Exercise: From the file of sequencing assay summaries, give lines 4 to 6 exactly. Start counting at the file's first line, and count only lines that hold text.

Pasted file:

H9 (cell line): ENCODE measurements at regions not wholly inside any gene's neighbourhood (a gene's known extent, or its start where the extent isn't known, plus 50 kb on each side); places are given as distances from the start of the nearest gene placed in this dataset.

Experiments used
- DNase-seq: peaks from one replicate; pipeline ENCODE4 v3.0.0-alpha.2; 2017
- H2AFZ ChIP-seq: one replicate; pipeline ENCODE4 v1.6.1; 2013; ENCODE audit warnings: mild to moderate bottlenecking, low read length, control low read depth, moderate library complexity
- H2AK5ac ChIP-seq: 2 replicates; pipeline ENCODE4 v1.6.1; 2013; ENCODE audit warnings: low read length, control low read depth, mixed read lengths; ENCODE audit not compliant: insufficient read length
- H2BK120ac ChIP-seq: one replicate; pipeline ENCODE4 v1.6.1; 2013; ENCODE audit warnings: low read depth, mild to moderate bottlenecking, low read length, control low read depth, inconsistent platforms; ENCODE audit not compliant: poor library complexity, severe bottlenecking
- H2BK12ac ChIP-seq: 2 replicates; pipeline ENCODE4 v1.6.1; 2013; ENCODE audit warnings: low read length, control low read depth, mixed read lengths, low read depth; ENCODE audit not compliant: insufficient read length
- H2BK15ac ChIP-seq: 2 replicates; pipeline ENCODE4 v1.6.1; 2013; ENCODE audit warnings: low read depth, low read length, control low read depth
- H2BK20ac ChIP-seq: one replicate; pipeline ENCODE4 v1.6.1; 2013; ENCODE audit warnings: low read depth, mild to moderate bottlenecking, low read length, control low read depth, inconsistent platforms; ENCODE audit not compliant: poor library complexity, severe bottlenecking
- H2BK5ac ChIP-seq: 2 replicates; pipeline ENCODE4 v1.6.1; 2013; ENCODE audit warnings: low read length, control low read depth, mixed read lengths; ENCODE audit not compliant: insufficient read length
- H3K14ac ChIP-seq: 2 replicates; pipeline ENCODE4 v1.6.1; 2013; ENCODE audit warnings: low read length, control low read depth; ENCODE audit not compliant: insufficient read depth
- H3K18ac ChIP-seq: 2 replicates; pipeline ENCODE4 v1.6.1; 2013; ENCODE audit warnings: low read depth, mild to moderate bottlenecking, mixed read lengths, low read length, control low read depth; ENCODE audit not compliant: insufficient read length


- H2AFZ ChIP-seq: one replicate; pipeline ENCODE4 v1.6.1; 2013; ENCODE audit warnings: mild to moderate bottlenecking, low read length, control low read depth, moderate library complexity
- H2AK5ac ChIP-seq: 2 replicates; pipeline ENCODE4 v1.6.1; 2013; ENCODE audit warnings: low read length, control low read depth, mixed read lengths; ENCODE audit not compliant: insufficient read length
- H2BK120ac ChIP-seq: one replicate; pipeline ENCODE4 v1.6.1; 2013; ENCODE audit warnings: low read depth, mild to moderate bottlenecking, low read length, control low read depth, inconsistent platforms; ENCODE audit not compliant: poor library complexity, severe bottlenecking